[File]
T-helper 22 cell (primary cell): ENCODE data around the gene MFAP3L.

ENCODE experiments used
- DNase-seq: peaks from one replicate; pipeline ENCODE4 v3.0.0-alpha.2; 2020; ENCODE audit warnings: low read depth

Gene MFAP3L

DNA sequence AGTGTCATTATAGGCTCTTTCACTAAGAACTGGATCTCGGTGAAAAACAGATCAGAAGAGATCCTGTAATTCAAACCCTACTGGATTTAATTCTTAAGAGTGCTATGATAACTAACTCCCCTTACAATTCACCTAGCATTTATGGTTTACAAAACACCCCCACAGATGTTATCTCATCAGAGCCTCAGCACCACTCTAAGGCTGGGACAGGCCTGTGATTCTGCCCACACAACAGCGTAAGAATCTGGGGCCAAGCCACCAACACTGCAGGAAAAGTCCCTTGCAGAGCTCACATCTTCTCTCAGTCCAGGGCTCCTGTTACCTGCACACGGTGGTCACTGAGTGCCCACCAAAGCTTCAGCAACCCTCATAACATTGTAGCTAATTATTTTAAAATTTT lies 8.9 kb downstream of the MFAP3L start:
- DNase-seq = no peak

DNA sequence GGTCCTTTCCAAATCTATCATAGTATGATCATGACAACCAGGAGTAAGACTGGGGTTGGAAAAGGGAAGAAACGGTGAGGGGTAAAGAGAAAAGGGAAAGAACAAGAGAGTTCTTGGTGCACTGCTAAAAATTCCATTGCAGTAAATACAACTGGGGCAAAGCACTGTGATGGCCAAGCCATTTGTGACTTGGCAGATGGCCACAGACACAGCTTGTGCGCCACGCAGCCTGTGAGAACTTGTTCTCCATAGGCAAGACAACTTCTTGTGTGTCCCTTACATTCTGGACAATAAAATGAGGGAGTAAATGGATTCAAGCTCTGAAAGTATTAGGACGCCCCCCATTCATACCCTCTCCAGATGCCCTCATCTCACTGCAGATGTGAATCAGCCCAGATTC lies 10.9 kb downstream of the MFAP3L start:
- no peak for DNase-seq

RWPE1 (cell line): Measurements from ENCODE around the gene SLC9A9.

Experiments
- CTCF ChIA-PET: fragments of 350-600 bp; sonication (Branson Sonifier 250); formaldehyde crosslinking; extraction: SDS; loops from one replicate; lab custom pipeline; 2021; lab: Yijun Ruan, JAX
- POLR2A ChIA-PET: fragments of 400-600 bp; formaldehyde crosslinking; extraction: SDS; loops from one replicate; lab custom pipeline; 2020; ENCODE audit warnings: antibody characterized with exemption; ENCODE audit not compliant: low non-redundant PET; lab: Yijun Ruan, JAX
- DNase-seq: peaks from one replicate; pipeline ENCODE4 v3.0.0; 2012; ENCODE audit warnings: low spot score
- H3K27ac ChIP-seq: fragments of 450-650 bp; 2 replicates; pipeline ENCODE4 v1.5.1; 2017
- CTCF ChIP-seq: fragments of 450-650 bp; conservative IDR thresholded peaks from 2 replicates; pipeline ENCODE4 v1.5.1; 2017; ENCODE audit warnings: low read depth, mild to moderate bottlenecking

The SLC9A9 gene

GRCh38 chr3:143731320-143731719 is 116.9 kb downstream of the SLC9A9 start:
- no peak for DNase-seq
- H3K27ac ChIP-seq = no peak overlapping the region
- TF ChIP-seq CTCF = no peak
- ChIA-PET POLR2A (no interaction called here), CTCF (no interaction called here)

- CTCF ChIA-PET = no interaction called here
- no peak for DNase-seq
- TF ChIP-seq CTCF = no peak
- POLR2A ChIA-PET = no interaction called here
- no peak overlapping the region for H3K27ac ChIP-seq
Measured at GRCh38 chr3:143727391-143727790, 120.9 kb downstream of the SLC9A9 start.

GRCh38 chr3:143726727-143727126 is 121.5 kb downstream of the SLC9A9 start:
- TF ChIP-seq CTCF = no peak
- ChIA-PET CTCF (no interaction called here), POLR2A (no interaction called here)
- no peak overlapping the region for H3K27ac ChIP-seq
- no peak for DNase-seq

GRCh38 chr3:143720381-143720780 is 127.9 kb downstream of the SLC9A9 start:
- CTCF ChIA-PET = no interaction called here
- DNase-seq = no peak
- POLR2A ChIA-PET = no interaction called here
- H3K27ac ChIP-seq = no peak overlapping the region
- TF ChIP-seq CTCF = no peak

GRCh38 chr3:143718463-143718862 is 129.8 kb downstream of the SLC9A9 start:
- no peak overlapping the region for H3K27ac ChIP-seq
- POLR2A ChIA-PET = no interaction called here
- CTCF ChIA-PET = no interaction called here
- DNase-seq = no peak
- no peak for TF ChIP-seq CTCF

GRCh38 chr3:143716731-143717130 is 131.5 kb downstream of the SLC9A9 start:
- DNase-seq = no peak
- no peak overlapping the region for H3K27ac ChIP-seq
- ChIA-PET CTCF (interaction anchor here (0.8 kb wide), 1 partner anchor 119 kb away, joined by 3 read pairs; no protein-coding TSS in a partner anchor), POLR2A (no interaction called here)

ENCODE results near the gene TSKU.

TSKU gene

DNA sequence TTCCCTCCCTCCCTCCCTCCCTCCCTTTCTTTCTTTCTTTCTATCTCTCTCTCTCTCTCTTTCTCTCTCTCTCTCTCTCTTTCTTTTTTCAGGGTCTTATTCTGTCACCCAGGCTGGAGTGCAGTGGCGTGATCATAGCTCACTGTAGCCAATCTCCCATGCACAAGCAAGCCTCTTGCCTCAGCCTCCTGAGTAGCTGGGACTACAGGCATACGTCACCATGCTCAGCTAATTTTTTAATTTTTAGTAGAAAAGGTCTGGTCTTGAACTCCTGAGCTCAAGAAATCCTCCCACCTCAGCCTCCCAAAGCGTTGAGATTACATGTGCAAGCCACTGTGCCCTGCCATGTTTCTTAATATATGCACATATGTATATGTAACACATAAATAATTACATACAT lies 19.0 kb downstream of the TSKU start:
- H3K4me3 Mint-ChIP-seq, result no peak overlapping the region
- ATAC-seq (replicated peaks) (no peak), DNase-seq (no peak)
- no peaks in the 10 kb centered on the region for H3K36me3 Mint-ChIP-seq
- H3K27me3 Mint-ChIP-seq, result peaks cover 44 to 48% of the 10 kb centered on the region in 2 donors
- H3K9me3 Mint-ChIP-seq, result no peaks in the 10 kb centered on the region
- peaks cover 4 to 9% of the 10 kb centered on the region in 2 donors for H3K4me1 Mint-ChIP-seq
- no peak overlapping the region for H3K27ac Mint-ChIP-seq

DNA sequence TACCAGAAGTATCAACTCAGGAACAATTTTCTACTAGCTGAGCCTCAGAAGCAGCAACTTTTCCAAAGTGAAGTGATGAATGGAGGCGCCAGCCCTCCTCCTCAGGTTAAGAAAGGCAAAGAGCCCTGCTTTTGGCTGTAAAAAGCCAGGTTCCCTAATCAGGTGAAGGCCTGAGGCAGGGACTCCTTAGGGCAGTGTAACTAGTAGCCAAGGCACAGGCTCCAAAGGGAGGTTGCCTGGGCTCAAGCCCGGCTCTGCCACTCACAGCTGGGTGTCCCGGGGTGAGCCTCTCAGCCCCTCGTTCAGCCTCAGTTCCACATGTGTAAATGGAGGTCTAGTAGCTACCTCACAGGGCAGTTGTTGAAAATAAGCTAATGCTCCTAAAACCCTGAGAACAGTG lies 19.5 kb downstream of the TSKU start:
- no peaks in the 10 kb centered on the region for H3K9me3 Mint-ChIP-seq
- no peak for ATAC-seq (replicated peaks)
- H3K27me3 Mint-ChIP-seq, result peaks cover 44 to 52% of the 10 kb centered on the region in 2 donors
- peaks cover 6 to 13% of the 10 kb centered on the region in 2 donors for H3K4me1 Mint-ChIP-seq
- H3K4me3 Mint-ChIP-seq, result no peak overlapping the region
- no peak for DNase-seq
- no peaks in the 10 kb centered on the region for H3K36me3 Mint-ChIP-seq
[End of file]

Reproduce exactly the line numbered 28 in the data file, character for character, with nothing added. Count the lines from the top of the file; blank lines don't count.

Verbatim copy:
GRCh38 chr3:143726727-143727126 is 121.5 kb downstream of the SLC9A9 start: